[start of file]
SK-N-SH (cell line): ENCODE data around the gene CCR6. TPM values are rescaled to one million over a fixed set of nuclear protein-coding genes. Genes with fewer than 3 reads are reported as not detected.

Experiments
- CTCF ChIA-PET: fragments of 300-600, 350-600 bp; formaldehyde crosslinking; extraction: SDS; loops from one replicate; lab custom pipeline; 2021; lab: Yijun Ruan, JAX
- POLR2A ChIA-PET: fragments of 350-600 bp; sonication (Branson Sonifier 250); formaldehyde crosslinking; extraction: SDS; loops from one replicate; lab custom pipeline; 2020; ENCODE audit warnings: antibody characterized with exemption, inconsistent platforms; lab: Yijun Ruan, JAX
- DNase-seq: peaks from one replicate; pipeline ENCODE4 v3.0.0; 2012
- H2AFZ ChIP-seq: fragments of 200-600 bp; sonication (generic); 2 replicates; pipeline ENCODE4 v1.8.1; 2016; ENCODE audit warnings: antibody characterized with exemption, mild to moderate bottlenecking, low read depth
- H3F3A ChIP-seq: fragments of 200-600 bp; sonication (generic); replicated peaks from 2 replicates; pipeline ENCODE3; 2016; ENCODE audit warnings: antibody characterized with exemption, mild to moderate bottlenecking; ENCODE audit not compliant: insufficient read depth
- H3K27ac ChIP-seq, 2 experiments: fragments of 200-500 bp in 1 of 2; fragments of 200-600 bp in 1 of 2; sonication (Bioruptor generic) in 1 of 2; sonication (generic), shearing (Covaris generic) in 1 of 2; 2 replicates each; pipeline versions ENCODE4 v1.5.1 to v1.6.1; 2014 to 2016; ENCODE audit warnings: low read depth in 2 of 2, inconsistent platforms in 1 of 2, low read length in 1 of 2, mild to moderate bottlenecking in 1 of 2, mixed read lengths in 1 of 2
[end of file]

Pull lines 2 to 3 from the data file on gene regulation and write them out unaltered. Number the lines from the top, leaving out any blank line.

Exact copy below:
Experiments
- CTCF ChIA-PET: fragments of 300-600, 350-600 bp; formaldehyde crosslinking; extraction: SDS; loops from one replicate; lab custom pipeline; 2021; lab: Yijun Ruan, JAX